The analysis is based on 17 variables available for the Spanish municipalities. Based on these values, the technique of factor analysis is applied and confirms these variables as relevant.

The rotating component factor matrix identifies the following relationships between the original variables and the extracted factors (Table 1).

Table 1 Rotated component matrix of factorial analysis

The first factor mainly collects information from SDG 12 concerning responsible production and consumption. Also, this factor achieves high scores for SDG 8, Decent Work and Economic Growth, and SDG 4 and SDG 17, Quality Education and Partnerships for the Advancement of the Goals.

The second factor is mainly and negatively related to SDG 3, linked to Health and Welfare. In addition, it is negatively related to SDG 13, Climate Action.

The third factor firmly connects with SDG 9, Industry, Innovation and Infrastructure. It also correlates negatively with SDG 15, Life of Terrestrial Ecosystems.

The fourth factor is essentially linked with SDG 6, which is related to Clean Water and Sanitation.

The fifth factor basically collects information from SDG 1, End of Poverty. It also correlates positively with SDG 10, Reduction of Inequalities.

The sixth factor is negatively linked to SDG 2, Zero Hunger. It also scores significantly for SDG 5, related to Gender Equality, and SDG 14, Underwater Life.

It should be emphasized that the six factors highlight remarkable information related to the 17 SDGs, with three of the SDGs not named in the above list: with regard to SDG 7, Affordable Energy and Non-Polluting Energy, information is collected from two different factors; with regard to SDG 11, Sustainable Cities and Communities, information is similarly collected from two factors; and three different factors include information with regard to SDG 16, Peace, Justice and Strong Institutions.

2.2 Principal Component Analysis and Correlation Matrix

A Pearson correlation analysis and a PCA analysis have been developed to capture the nonlinear correlation between the variables and its main factors and to identify the general relation beyond the linear correlation between two variables (Tables 2 and 3).

Table 2 Correlation matrix of main SDG
Table 3 PCA matrix of the main SDGs

Table 2 shows the relationships among the 17 SDGs, which are very different. Since these variables are uncorrelated with each other, it is convenient to reduce those variables to a few components.

3 Analysis and Discussion of the Results

An analysis of all the municipalities included in the sample has been carried out to address the characteristics or explanatory factors for the dynamics shown in the field of Sustainable Development.

By analyzing the geographical location of the municipalities with the best and worst rating, it is possible to point out characteristics and elements of territorial concentration that serve for further cluster analysis. On the one hand, the areas which perform best in Sustainable Development are clearly located in the northwestern quadrant of the Spanish Peninsula. On the other hand, the southeastern coastal axis of the Mediterranean and the coastal area of the south of the Iberian Peninsula show a concentration of areas with the worst values of Sustainable Development.

The first observations obtained from the analysis are:

  • The communities in the area with the best results contain 15.06% of the total population as opposed to the worst-rated communities, which accumulate 31.73% of the Spanish population.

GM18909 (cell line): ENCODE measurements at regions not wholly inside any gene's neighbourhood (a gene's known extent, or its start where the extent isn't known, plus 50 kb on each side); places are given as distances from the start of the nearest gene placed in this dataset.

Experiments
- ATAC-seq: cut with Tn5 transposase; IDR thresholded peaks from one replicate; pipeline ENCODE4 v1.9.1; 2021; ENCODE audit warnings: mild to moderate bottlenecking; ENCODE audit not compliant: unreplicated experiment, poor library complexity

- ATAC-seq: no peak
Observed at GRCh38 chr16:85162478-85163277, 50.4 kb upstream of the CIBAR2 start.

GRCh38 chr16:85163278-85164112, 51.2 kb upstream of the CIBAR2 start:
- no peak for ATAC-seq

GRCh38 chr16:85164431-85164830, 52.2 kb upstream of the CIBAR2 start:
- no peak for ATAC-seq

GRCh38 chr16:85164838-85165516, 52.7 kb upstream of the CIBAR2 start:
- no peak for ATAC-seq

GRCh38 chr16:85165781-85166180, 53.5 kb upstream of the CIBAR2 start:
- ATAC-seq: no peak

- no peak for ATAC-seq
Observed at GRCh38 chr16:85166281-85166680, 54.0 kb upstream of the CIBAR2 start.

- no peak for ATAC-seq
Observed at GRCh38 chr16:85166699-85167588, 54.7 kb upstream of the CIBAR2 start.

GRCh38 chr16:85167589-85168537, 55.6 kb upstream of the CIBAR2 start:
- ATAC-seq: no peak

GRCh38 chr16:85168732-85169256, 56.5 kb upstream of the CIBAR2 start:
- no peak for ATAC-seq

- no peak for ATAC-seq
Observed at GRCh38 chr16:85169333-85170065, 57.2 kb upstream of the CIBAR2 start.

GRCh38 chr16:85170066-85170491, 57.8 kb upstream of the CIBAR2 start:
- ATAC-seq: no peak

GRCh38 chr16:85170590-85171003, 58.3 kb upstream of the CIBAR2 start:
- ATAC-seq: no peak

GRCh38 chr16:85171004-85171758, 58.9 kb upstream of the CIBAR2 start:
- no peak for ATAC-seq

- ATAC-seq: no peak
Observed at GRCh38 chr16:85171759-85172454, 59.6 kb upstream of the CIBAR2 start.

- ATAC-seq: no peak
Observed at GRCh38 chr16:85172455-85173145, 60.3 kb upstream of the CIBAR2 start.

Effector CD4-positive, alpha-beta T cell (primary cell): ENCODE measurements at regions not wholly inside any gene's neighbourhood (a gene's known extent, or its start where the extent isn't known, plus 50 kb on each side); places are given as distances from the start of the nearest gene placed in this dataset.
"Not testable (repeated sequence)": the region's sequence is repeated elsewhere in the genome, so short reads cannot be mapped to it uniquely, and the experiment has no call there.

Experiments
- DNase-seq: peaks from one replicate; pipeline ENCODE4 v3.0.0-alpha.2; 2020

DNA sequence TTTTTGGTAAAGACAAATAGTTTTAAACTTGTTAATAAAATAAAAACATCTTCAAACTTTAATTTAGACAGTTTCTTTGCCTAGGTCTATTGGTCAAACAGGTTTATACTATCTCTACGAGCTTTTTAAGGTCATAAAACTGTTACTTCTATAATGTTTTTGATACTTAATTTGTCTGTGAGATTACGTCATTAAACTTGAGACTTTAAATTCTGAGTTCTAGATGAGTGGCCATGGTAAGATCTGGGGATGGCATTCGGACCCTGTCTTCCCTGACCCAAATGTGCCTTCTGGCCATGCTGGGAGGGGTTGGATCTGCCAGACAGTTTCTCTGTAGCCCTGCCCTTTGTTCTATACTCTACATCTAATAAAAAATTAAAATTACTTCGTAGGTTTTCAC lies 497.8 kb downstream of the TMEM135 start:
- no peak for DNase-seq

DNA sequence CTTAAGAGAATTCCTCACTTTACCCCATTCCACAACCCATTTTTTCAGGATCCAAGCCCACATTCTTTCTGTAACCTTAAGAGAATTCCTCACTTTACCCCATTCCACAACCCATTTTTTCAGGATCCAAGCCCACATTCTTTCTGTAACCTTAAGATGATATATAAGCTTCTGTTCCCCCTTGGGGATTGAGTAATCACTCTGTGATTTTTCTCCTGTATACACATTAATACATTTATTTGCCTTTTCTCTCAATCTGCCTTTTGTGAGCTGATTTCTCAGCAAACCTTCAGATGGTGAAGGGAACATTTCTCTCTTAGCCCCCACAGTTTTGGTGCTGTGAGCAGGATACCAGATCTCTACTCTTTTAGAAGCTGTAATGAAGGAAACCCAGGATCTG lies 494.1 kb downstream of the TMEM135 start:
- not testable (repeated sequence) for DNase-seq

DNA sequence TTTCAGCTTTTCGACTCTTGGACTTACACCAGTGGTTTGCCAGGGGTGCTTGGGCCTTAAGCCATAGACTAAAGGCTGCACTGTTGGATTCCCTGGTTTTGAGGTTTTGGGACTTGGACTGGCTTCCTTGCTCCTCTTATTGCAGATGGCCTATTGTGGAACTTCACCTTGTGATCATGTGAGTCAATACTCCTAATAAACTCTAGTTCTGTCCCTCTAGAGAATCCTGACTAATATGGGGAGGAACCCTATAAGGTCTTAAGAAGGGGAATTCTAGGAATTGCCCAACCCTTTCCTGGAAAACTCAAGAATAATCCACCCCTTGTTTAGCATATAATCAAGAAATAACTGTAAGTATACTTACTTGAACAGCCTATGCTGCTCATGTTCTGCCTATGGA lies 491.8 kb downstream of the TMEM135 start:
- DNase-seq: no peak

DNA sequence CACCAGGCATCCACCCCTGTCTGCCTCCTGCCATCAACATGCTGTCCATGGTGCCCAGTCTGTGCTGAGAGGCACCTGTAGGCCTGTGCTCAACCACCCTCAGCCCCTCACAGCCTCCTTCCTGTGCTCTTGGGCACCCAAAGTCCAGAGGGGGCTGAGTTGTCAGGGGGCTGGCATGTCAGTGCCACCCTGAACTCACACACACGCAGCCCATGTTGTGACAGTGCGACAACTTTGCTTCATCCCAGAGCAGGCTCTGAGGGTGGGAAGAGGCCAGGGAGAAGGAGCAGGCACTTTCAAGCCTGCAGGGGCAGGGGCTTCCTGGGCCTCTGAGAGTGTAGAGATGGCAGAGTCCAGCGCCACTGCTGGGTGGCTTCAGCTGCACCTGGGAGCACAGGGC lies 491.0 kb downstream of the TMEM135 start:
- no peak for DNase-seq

• The concentration of cities with the worst results coincides with the areas with the highest tourist concentration on the Iberian Peninsula.

  • The territories with the best Sustainable Development results are among the most affected regions by the abandonment of the population of their municipalities.

Finally, to determine which factors contribute to the Sustainable Development situation of the Spanish municipalities included in the sample, a series of correlations that justify the data obtained in the study has been calculated. Specifically, these are the variables that correlate significantly:

  • Average population density measured in inhabitant per km2.

  • Median age of the population measured in years.

  • Population measured in number of inhabitants.

  • Total number of households measured in absolute values.

  • Rate of employment in industry measured as a percentage of total employees.

  • Rate of employment in services measured as a percentage of total employees.

  • Rate of foreign-born individuals as a percentage of the total population.

  • Employment rate of people between the ages of 20 and 64 measured as a percentage of the working population.

  • Rate of population over 65 years measured as a percentage of the total population.

  • Rate of population between the ages of 0 and 14 measured as a percentage of the total population.

  • Average annual net income per capita measured in euros per capita.

  • Surface measured in km2.

  • Average household size of the municipality measured in number of inhabitants per household.

  • Gross mortality rate.

  • Unemployment rate.

Regarding the PCA analysis, the following interpretation of the results is inferred:

The variance shown by the components is low: 20%, 13% and 10% in all three components. This means that there is a large dispersion of the data and that the indicators for each SDG measure different aspects. This also means that it is more difficult to identify common trends. In principle, this could be seen as positive because each SDG measures different aspects (Table 4).

Table 4 Total variance explained
  • This is reflected through the correlation matrix since correlations are generally low (Table 2). The highest correlations are observed between SDG 12 and SDG 8 (0.57) and between SDG 13 and SDG 3 (0.52). These results differ from the most significant relationships in terms of synergies found in the UN meta-study (Singha et al. 2018). The interpretation of the second correlation is interesting and can be useful because better results in climate change management are associated with better health indicators. This conclusion is consistent with numerous international reports (Patz et al. 2005; UNFCCC 2017). Another powerful correlation associates the indicator of responsible consumption, SDG 12, with wealth sharing, SDG 10, and less unemployment, SDG 8. Other interesting correlations occur between SDG 17 and SDG 4 (0.41) and SDG 17 and SDG 12 (0.47). This new relationship complements those found in the UN meta-study (UN 2019).